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Friday 28 February 2014

Animal Adaptations

I have done a similar activity before. Students had to create an animal that had adaptations suitable for the biome they chose. This is a neat version of this where students take two animals and create a venn diagam to morph the two together, including their name and features.

Thursday 27 February 2014

Food Chain Tag

 This activity is inspired by Eecko World's "We're All In This Together." Rather than having kids play tag using organisms from a single food chain, make it more challenging by adding a variety of food chains!

Give each child a construction paper headband with a different plant or animal that is part of a food chain (include organisms from different habitats). Take students to a large open area outside. Kids have to look for a plant or animal that their organism consumes. They tag what they eat! If a child is tagged, they must freeze (stand still)! Who is left at the end of the game?!

Afterwards, have kids try to find organisms that belong to their habitat (creating small groups). Kids must problem solve and try to figure out who belongs in their "group." Also, where would you find the organisms in their group? What habitat do they live in?!

Wednesday 26 February 2014

Transformation Aquarium - Math fun

Love this. My daughter is doing this in school right now (though she is in French Immersion so the terms are en francais) so we just did some demonstrations of these different transformations.

Saturday 22 February 2014

Push & Pull - Introduction to Physics for Kids

Push and Pull
Introduction to physics: Children are exploring how things move in the world around them. They will investigate how they can change the speed and direction of objects by exerting more or less strength.

Objective: Children will investigate different forces, push versus pull, by thinking about how they can make an object move. 
Objective: Using soda bottles and a ball, children will discover that when objects collide they push on one another and can change motion.
Objective: Children will experiment with changing the speed (using different strengths) and direction of an object by pushing or pulling it.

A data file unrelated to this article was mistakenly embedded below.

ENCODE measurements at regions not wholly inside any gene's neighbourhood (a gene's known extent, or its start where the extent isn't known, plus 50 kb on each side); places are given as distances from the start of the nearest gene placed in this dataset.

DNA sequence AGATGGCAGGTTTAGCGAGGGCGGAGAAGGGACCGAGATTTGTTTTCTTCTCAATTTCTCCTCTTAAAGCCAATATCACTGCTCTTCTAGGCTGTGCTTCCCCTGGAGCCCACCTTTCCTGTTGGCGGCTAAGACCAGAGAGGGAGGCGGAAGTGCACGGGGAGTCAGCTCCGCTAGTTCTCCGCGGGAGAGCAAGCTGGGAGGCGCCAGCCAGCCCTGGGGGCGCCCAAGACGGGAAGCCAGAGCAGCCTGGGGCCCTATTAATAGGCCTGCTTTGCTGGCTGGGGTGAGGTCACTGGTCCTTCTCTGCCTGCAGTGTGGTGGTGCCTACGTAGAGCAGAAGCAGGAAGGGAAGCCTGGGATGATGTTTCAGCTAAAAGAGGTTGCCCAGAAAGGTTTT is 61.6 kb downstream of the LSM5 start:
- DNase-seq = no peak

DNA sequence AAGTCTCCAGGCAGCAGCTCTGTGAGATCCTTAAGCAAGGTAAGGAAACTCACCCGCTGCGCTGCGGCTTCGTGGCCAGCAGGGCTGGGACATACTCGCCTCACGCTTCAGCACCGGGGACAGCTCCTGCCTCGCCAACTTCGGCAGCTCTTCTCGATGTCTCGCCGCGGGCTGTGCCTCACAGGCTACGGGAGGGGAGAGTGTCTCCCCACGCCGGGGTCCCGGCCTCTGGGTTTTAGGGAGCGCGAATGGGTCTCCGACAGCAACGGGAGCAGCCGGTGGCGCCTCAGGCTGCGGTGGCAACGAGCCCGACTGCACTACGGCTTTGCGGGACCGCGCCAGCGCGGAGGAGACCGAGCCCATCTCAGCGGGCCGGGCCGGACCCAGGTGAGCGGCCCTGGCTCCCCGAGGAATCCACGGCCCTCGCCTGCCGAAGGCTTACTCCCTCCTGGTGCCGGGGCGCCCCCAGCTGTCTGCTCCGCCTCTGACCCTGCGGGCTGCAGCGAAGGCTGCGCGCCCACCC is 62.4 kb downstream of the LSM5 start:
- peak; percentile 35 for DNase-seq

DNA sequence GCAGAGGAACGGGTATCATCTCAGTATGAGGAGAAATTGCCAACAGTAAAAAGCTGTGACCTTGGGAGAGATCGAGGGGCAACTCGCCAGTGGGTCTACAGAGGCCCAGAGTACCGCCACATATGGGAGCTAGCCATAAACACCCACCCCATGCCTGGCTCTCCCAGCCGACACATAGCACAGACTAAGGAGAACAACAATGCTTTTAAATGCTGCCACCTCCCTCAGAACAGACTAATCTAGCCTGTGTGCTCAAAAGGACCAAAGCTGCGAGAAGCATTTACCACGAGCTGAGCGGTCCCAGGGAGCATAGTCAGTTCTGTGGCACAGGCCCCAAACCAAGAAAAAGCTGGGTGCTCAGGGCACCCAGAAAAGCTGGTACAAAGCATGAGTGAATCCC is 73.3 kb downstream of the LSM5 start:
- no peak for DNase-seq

Objective: Constructing a ramp, children will explore how they can increase the speed and distance of a matchbox car.
Objective: Examining real world objects, children will sort objects into groups (push, pull, or both) using a Venn diagram.

Introduction (Whole Group):
First, connect motion to what the children already know. Ask them, How do we move? Have children raise their hand and demonstrate. Next, drop a stuffed animal on the ground. Ask students, How can I make the stuffed animal move? They will think about their past experiences with moving objects to derive an answer. Then, explain that a push and a pull are both forces. Force makes an object move or stop moving. When we push something, we are moving it away from us. When we pull something, we are moving it closer to us. [Act out motions: push = palms out, push away from body and pull = two fists on top of each other, pull toward body with students]. Brainstorm: Create a T-chart, write down objects that can be pushed or pulled (objects at home, in the classroom, on the playground).

Small Group Instruction (Stations): 
PUSH: Soda Bottle Bowling: Children experiment with pushing a ball hard and soft to knock over soda bottles. They can compare a big push to a small push. What kind of push made the ball move the fastest? They will see how when objects collide (ball and soda bottle) they push on one another and can change motion.

PULL: Chair Pulley: Loop a light weight rope around the back of two chairs. Hang a small basket within the loop to send back and forth by pulling. They will experiment with pulling the rope hard and soft. What kind of pull moved the basket the farthest?

PUSH: Ramps and Matchbox Cars: Children create ramps using flat, rectangular wooden blocks and duplo legos. They will investigate how the height of a ramp can change how fast and far their matchbox car can go. They will also compare the distance and speed of the car on the ramp to using no ramp.

PUSH / PULL: Sort: Put out a paper bag consisting of various real world objects. Children collaborate and sort the objects using a Venn diagram (hula hoops). Children distinguish the objects putting them into groups: push, pull, or both.

PUSH / PULL / MOTION: Computer Games: Children play games to reinforce push, pull, and motion. 
Push: Piggy Push from Cool Math Games
Pull: Hook the Fish from Cookie
Motion: Josie Jump's Dance-athon from BBC

Reinforcement / Closure (Return to Whole Group):

Watch a video to reinforce pushes and pulls.

For further reinforcement, the next day, have children go on a scavenger hunt and try to find things around the classroom that they can push and pull.


Tuesday 18 February 2014

Banned Book Display

This amazing library display features a line-up of literary characters from books that have been banned at one point in time. Created by Rachel Moani of the Lacey Timberland Library in Washington state for Banned Book Week, it highlights a few of the reasons the books have been banned by either a school or community library, such as "The Wizard of Oz" for depicting women in strong leadership roles and "The Diary of Anne Frank" for being too depressing.